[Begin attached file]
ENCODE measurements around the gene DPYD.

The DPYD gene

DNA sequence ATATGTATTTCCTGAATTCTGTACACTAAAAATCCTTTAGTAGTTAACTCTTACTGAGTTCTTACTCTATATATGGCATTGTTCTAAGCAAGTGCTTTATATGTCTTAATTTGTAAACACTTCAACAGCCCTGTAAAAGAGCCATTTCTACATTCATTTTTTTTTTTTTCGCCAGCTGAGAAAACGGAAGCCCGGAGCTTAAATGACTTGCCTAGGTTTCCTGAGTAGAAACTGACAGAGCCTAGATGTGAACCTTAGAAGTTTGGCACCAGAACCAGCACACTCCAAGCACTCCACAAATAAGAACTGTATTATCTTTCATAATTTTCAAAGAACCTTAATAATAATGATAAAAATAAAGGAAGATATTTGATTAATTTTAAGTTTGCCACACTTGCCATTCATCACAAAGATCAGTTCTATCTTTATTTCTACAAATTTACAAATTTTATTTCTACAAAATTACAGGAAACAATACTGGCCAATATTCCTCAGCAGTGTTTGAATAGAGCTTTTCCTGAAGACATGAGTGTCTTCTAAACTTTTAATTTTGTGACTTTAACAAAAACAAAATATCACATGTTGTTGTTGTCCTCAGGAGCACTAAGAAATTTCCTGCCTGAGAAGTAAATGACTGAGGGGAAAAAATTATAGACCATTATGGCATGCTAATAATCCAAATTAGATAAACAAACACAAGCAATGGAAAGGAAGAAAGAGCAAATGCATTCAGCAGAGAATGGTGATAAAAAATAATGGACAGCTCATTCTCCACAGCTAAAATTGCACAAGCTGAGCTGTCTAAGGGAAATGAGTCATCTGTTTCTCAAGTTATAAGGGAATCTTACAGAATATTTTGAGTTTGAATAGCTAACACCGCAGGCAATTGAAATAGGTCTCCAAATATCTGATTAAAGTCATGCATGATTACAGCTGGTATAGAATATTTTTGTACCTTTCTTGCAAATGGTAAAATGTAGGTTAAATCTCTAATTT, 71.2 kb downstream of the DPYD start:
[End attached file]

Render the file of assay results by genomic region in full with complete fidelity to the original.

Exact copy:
ENCODE measurements around the gene DPYD.

The DPYD gene

DNA sequence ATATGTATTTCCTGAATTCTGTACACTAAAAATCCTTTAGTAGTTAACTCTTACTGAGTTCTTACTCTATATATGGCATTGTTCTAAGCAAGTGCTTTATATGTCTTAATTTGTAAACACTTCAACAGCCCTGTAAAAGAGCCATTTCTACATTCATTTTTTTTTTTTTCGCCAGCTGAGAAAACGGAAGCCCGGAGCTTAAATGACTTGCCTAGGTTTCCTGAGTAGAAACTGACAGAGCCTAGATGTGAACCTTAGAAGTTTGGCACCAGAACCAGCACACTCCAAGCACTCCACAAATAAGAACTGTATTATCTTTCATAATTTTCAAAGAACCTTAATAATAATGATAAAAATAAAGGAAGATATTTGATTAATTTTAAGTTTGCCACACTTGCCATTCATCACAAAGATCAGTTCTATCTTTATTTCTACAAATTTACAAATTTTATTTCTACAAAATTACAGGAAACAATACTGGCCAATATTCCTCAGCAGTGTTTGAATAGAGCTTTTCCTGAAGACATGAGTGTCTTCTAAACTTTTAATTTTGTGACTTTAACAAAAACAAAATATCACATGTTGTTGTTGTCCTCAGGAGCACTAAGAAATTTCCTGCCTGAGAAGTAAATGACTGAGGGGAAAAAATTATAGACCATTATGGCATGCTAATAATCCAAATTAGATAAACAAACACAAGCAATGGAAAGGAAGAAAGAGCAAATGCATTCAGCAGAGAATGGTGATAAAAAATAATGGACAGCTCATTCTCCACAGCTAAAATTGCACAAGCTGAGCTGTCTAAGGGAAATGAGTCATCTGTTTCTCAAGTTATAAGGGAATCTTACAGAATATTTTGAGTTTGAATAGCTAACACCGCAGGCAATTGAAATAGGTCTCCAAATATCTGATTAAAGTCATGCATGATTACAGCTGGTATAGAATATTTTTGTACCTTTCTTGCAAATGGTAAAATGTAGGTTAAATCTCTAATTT, 71.2 kb downstream of the DPYD start: